Cosplay 101: Go Geek or Go Home
My parents’ generation missed out on a lot of fun. Sure, they had costume parties and masquerade balls, but they didn’t know just how great cosplay could be. Immersing yourself in a character at Comi-Con or a sci-fi convention is a notch above throwing on some store-bought get-up and appearing on a party host’s doorstep.
One of the distinguishing characteristics of cosplay is the dedication of fans to creating rich, original costume designs from materials already in their possession. My friends and I make amazing cosplay creations from simple, conventional craft items.
Cosplay is an energizing and creative outlet that lets us replicate some truly complex costumes. These designs don’t have to be complicated, either; we still have plenty of free time to hit sci-fi conventions and play Jewel Quest online games.
Take the “Doc Ock” costume from the movie Spider-Man 2. Adam Savage of Tested.com posted a video explaining how easy it is to recreate this character’s costume, starting with a raincoat, a backpack and a dressmaker’s mannequin. A lightweight, inexpensive creation, the costume’s concept starts with an aluminum plate on a pair of aluminum back straps that go over the shoulders, supported by protective clamps that snap at the chest and the waist. Mounted to the aluminum plate are four aluminum blocks, through which Savage places armature (aluminum) wire. The wire and mattress foam help the costume look like it has segmented arms. The best part of this costume is that it’s so easy to wear.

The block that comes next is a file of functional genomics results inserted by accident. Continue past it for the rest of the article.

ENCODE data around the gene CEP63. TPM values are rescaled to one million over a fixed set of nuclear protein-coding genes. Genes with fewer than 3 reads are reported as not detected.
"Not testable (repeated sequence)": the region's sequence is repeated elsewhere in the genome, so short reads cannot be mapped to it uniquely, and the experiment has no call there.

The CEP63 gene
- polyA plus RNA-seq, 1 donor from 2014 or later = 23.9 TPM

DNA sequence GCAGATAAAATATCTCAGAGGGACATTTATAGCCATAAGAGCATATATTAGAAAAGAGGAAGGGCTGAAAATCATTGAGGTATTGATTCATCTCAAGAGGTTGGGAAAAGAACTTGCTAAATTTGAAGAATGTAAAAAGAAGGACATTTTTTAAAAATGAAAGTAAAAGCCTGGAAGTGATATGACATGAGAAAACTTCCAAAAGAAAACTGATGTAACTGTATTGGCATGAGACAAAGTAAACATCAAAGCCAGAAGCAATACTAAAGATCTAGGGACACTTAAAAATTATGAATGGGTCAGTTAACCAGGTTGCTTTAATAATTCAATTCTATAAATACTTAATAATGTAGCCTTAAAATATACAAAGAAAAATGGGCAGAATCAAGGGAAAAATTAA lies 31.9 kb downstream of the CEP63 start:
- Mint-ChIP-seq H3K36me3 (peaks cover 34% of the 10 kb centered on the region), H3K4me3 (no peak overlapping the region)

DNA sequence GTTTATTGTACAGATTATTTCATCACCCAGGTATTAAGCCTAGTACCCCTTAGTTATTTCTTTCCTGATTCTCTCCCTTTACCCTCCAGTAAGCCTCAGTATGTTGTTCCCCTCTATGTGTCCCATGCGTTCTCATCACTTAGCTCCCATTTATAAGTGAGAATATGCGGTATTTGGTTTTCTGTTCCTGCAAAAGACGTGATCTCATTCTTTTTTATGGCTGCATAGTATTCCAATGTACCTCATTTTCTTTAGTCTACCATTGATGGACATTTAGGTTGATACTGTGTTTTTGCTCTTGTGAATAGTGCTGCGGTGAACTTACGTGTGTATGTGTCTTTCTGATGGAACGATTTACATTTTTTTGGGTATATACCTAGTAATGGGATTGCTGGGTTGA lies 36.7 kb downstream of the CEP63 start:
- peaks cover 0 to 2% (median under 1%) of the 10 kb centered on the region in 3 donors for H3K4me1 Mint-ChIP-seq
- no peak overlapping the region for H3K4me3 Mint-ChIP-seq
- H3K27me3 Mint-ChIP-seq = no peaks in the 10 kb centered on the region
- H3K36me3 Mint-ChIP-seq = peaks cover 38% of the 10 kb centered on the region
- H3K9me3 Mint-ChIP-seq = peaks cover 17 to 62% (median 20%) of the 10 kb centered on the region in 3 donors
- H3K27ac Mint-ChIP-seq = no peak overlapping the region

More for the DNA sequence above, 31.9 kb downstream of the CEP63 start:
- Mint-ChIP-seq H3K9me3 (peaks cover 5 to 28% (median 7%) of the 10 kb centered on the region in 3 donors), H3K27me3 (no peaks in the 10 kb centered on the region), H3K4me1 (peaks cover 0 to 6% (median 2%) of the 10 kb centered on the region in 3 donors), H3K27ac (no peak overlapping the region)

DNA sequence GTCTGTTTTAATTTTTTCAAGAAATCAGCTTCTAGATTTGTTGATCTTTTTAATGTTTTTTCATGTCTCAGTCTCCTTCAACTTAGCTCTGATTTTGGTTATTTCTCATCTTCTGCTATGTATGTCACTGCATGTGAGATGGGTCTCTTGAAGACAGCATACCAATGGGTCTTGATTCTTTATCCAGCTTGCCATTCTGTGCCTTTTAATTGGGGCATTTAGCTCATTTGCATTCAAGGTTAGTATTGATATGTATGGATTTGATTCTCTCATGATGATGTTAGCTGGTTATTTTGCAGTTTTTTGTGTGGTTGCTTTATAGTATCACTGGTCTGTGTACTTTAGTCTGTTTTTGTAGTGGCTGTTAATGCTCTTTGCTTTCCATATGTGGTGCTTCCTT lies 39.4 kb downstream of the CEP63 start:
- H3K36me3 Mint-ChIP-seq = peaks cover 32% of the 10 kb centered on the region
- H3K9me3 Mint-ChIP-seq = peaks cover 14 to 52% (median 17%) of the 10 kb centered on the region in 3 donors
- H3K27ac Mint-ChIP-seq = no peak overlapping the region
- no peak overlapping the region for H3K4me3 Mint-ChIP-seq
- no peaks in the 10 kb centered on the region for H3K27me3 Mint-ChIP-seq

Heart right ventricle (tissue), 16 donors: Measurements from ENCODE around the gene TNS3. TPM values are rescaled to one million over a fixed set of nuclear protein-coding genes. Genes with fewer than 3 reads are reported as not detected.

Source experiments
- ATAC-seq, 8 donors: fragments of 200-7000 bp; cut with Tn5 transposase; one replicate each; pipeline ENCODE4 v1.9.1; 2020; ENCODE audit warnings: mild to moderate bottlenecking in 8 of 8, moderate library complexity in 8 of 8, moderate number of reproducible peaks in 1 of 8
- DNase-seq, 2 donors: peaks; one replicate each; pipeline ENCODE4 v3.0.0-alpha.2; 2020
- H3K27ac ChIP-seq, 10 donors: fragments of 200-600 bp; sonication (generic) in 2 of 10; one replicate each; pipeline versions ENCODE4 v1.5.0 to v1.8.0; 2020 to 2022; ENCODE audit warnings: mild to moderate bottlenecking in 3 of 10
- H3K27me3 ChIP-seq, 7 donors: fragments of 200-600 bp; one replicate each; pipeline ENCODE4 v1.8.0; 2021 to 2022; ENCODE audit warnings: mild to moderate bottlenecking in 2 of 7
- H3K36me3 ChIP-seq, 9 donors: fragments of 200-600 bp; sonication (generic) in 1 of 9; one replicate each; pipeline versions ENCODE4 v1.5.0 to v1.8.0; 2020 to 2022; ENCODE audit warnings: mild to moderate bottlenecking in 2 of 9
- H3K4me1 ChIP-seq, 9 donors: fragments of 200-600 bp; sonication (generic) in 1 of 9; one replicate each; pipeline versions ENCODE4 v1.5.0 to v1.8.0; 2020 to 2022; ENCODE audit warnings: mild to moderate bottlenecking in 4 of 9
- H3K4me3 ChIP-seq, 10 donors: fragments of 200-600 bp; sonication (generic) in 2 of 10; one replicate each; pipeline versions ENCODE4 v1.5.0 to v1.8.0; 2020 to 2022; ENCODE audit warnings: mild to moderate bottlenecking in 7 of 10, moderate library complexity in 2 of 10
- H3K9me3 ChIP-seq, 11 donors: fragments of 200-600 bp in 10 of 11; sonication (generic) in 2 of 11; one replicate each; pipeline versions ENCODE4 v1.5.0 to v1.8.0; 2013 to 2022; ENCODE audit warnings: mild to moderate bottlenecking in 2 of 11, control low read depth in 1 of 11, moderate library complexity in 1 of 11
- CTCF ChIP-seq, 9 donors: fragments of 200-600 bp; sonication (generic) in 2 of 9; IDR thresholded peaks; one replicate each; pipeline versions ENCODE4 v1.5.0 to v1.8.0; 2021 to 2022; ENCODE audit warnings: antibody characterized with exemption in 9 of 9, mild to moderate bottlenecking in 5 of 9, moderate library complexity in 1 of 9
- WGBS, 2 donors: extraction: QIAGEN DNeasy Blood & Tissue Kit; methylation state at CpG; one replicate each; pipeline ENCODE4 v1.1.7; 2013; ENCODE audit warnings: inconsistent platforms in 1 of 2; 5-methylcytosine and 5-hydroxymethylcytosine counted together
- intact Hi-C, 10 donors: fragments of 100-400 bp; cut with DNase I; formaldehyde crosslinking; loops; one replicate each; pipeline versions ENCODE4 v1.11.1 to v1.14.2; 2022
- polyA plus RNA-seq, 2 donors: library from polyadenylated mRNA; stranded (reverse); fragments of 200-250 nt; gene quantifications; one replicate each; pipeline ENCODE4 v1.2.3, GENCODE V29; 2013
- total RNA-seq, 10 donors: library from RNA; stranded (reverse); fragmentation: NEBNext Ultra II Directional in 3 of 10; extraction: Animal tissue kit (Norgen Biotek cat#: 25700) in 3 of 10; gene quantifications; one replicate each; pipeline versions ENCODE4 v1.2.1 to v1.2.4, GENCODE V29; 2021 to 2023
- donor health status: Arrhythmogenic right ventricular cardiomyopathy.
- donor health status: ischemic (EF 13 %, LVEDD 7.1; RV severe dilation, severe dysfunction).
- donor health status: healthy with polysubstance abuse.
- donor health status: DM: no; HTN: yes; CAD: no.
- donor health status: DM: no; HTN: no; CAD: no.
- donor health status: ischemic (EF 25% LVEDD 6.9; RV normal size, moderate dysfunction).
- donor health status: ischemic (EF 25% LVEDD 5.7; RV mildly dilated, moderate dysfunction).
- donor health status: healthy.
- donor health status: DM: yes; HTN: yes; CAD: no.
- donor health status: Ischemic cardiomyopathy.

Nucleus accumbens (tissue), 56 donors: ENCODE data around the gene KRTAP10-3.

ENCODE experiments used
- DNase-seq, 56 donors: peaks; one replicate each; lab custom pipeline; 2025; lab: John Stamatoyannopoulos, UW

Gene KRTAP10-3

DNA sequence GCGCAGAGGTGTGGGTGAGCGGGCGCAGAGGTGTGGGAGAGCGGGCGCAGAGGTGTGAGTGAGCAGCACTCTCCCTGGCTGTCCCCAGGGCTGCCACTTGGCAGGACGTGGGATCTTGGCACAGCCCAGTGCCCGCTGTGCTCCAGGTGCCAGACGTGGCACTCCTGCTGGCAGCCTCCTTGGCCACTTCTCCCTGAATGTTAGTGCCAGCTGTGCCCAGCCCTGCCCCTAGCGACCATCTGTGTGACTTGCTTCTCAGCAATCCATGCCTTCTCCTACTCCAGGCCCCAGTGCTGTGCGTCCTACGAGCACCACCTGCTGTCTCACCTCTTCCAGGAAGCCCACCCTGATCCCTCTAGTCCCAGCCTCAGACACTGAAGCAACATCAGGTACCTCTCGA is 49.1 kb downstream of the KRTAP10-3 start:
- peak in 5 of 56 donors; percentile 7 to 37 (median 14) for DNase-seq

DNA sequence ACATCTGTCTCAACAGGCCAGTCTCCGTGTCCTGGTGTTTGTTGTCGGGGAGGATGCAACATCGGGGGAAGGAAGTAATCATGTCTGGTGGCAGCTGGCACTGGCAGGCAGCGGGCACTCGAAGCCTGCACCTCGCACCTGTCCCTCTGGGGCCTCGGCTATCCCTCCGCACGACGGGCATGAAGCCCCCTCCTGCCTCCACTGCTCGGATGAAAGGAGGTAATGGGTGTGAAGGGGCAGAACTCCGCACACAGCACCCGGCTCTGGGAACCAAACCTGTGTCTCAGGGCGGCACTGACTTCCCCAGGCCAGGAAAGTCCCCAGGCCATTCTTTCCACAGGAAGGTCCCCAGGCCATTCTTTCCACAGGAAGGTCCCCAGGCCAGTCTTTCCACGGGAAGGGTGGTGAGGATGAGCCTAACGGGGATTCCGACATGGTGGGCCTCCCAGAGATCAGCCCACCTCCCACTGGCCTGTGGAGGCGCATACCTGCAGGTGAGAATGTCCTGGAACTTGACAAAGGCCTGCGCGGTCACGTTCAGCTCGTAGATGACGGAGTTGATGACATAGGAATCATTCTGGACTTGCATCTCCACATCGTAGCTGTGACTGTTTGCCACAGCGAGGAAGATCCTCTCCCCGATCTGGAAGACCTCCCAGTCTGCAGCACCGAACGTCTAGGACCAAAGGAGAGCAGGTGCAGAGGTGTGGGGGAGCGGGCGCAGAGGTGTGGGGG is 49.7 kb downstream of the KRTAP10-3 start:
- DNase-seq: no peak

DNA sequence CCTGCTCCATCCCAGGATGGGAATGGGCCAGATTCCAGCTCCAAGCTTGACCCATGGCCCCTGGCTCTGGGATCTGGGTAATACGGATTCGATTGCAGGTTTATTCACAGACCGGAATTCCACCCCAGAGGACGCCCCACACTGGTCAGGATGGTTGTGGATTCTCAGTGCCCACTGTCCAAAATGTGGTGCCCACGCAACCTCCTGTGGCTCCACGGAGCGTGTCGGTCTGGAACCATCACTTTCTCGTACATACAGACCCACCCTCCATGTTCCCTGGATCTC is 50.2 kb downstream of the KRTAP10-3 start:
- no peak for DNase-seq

Or how about Iron Man? “Heroes aren’t born, they’re built,” says cosplay expert Anthony Le in a video about the elements of his costume. The components include a motorized shoulder missile, gun pods that light up, upgraded flight stabilizers, powered jet streams and a motorized helmet.
If “Dr Who” is who you love, it’s easy to don a suit, converse sneakers and long jacket. What you really need to reach CosPlay nirvana? A sonic screwdriver and a TARDIS. This guy made one, I bet you could too.
The best cosplay costumes are sewn or bolted together, not simply bought. Garments you already own that can be modified to make your costume are the easiest to build from, and never underestimate the power of duct tape. The raincoat as the basis for the “Doc Ock” costume is a perfect example. You can use hats, sticks and other accessories, and then decorate them as part of the costume. And, cosplayers are encouraged to incorporate matching threads, buttons, ribbons and belts to give a beautiful look to the costume.
Cosplay no longer is in the shadows. When you Google “cosplay,” you’ll get 188 million results, and on Facebook, the top three cosplay pages have a combined total of almost 1.3 million likes. Once you commit to replicating or designing a costume and you discover how talented you really are, you’ll be hooked.
Author: Darla Gregory – Darla is a kids clothing designer and freelance writer on graphic design and trends in gaming design.
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